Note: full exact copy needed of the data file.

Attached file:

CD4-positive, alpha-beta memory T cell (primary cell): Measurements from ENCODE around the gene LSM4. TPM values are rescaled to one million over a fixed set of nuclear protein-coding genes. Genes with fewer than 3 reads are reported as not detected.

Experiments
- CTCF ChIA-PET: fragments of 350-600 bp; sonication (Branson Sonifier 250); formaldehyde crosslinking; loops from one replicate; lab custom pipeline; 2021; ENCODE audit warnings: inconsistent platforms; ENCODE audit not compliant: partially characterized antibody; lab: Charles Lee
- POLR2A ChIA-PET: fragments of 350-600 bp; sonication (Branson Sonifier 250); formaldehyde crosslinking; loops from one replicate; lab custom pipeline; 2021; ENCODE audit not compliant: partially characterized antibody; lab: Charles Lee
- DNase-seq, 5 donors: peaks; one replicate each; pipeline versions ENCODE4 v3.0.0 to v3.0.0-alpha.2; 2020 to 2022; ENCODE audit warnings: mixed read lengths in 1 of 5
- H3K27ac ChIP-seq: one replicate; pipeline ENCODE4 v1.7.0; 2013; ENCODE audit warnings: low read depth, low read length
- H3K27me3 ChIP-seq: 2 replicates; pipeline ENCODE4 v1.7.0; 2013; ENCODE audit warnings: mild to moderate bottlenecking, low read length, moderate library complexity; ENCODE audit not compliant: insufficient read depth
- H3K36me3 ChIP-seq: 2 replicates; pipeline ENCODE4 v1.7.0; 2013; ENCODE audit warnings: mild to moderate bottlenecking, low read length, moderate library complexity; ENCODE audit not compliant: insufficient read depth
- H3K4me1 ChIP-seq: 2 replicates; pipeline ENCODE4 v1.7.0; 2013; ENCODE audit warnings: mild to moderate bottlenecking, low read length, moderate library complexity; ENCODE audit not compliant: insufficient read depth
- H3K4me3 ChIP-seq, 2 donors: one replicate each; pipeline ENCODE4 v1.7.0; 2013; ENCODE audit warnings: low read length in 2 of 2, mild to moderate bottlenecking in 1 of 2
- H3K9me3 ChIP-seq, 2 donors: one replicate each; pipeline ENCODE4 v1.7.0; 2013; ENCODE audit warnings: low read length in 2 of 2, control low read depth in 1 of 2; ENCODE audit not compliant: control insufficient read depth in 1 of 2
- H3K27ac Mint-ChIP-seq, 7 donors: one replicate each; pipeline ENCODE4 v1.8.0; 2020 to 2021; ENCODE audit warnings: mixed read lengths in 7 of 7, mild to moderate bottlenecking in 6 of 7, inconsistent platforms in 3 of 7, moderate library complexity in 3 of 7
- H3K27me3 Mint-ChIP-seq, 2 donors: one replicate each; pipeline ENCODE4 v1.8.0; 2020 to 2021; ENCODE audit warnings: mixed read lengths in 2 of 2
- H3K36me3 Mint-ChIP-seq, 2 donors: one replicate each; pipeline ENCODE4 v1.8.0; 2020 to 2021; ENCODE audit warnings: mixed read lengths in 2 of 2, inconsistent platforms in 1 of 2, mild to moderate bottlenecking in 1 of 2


CD4-positive, alpha-beta memory T cell (primary cell): Measurements from ENCODE around the gene LSM4. TPM values are rescaled to one million over a fixed set of nuclear protein-coding genes. Genes with fewer than 3 reads are reported as not detected.

Experiments
- CTCF ChIA-PET: fragments of 350-600 bp; sonication (Branson Sonifier 250); formaldehyde crosslinking; loops from one replicate; lab custom pipeline; 2021; ENCODE audit warnings: inconsistent platforms; ENCODE audit not compliant: partially characterized antibody; lab: Charles Lee
- POLR2A ChIA-PET: fragments of 350-600 bp; sonication (Branson Sonifier 250); formaldehyde crosslinking; loops from one replicate; lab custom pipeline; 2021; ENCODE audit not compliant: partially characterized antibody; lab: Charles Lee
- DNase-seq, 5 donors: peaks; one replicate each; pipeline versions ENCODE4 v3.0.0 to v3.0.0-alpha.2; 2020 to 2022; ENCODE audit warnings: mixed read lengths in 1 of 5
- H3K27ac ChIP-seq: one replicate; pipeline ENCODE4 v1.7.0; 2013; ENCODE audit warnings: low read depth, low read length
- H3K27me3 ChIP-seq: 2 replicates; pipeline ENCODE4 v1.7.0; 2013; ENCODE audit warnings: mild to moderate bottlenecking, low read length, moderate library complexity; ENCODE audit not compliant: insufficient read depth
- H3K36me3 ChIP-seq: 2 replicates; pipeline ENCODE4 v1.7.0; 2013; ENCODE audit warnings: mild to moderate bottlenecking, low read length, moderate library complexity; ENCODE audit not compliant: insufficient read depth
- H3K4me1 ChIP-seq: 2 replicates; pipeline ENCODE4 v1.7.0; 2013; ENCODE audit warnings: mild to moderate bottlenecking, low read length, moderate library complexity; ENCODE audit not compliant: insufficient read depth
- H3K4me3 ChIP-seq, 2 donors: one replicate each; pipeline ENCODE4 v1.7.0; 2013; ENCODE audit warnings: low read length in 2 of 2, mild to moderate bottlenecking in 1 of 2
- H3K9me3 ChIP-seq, 2 donors: one replicate each; pipeline ENCODE4 v1.7.0; 2013; ENCODE audit warnings: low read length in 2 of 2, control low read depth in 1 of 2; ENCODE audit not compliant: control insufficient read depth in 1 of 2
- H3K27ac Mint-ChIP-seq, 7 donors: one replicate each; pipeline ENCODE4 v1.8.0; 2020 to 2021; ENCODE audit warnings: mixed read lengths in 7 of 7, mild to moderate bottlenecking in 6 of 7, inconsistent platforms in 3 of 7, moderate library complexity in 3 of 7
- H3K27me3 Mint-ChIP-seq, 2 donors: one replicate each; pipeline ENCODE4 v1.8.0; 2020 to 2021; ENCODE audit warnings: mixed read lengths in 2 of 2
- H3K36me3 Mint-ChIP-seq, 2 donors: one replicate each; pipeline ENCODE4 v1.8.0; 2020 to 2021; ENCODE audit warnings: mixed read lengths in 2 of 2, inconsistent platforms in 1 of 2, mild to moderate bottlenecking in 1 of 2